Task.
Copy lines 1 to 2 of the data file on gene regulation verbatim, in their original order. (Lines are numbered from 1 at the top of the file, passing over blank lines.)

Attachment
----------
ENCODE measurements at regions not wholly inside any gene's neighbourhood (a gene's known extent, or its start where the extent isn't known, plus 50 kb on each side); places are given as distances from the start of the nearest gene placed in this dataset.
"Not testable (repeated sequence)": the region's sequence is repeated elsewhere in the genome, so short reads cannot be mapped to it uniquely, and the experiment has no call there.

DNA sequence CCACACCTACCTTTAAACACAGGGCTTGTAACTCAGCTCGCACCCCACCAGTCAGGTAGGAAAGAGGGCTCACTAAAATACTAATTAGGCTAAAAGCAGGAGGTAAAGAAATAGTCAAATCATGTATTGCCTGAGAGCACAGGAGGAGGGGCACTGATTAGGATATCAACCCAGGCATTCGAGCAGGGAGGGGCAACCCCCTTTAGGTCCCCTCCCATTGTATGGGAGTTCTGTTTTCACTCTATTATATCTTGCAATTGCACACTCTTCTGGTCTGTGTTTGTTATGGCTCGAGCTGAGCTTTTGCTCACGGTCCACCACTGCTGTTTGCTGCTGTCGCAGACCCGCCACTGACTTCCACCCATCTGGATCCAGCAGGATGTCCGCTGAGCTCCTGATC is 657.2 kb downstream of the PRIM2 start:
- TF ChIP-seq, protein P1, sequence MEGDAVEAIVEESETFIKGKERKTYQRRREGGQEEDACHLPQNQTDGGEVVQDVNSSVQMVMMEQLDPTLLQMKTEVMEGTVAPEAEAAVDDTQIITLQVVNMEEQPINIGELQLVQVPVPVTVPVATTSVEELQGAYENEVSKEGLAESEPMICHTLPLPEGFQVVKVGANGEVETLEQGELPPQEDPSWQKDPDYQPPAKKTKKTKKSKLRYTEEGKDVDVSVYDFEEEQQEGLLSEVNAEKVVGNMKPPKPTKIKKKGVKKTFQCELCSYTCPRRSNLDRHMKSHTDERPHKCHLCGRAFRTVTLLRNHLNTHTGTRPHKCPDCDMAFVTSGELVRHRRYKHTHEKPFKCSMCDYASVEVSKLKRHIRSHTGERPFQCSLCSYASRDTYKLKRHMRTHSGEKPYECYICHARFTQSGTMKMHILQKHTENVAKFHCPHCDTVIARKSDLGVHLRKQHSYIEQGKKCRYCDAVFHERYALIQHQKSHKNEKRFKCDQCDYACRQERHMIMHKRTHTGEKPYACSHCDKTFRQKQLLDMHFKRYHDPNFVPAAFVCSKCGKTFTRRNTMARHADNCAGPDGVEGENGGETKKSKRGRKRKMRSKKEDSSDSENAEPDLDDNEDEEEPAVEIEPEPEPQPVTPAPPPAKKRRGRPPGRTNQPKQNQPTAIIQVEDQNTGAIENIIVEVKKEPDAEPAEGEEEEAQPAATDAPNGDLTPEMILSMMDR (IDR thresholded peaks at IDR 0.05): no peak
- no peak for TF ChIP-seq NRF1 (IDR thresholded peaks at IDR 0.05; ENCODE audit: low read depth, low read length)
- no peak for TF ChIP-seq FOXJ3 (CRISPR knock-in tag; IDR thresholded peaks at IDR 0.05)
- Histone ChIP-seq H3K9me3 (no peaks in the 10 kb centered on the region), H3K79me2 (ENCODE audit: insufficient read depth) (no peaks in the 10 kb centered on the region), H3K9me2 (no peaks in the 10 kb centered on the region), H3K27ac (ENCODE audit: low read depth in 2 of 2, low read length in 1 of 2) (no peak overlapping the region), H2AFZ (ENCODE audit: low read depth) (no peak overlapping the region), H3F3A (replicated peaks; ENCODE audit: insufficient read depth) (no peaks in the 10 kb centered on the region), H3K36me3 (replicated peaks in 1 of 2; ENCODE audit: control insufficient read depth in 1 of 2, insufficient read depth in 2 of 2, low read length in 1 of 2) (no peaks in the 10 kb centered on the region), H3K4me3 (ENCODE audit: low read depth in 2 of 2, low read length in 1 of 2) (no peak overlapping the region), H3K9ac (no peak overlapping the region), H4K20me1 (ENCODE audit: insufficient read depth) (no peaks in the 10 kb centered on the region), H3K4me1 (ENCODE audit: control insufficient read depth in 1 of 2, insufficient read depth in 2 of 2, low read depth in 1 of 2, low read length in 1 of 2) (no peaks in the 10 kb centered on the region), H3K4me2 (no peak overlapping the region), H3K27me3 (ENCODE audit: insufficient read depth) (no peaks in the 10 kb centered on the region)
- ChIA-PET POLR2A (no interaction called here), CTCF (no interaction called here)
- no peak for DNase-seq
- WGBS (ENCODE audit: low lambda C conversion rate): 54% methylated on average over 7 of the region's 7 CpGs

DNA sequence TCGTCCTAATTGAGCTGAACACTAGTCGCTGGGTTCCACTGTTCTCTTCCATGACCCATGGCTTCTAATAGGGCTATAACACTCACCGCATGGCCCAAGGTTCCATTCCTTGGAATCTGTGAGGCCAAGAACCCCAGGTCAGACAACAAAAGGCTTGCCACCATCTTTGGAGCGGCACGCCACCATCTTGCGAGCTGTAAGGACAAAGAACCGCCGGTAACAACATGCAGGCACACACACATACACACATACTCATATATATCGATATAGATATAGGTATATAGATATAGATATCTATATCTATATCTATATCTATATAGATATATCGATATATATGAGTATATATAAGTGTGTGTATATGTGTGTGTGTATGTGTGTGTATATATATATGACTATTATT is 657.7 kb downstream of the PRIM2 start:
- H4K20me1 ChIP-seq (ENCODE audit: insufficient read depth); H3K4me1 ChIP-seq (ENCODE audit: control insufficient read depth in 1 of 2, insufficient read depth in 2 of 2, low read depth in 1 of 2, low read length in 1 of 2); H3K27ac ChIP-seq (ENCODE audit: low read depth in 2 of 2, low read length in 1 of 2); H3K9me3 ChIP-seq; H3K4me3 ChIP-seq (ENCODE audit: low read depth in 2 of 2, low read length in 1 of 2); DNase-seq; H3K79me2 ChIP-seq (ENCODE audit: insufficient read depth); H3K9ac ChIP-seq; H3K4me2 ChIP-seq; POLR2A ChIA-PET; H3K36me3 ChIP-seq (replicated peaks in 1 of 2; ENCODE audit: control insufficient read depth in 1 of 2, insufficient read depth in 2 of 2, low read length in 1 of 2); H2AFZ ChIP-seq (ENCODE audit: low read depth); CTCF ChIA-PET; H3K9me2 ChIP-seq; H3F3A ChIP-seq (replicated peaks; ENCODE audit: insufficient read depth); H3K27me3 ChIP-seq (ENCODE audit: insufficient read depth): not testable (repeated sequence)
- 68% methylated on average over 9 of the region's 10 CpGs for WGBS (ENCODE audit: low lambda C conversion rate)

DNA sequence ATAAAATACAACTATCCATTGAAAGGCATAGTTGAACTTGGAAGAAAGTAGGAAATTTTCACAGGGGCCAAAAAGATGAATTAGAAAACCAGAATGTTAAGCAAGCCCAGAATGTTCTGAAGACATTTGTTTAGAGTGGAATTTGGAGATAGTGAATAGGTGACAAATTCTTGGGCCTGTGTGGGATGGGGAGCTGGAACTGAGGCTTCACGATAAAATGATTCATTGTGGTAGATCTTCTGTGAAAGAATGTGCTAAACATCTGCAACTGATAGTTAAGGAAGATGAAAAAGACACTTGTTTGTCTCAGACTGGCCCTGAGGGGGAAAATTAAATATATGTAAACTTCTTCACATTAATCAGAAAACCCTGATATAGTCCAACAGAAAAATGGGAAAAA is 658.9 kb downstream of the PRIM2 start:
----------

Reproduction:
ENCODE measurements at regions not wholly inside any gene's neighbourhood (a gene's known extent, or its start where the extent isn't known, plus 50 kb on each side); places are given as distances from the start of the nearest gene placed in this dataset.
"Not testable (repeated sequence)": the region's sequence is repeated elsewhere in the genome, so short reads cannot be mapped to it uniquely, and the experiment has no call there.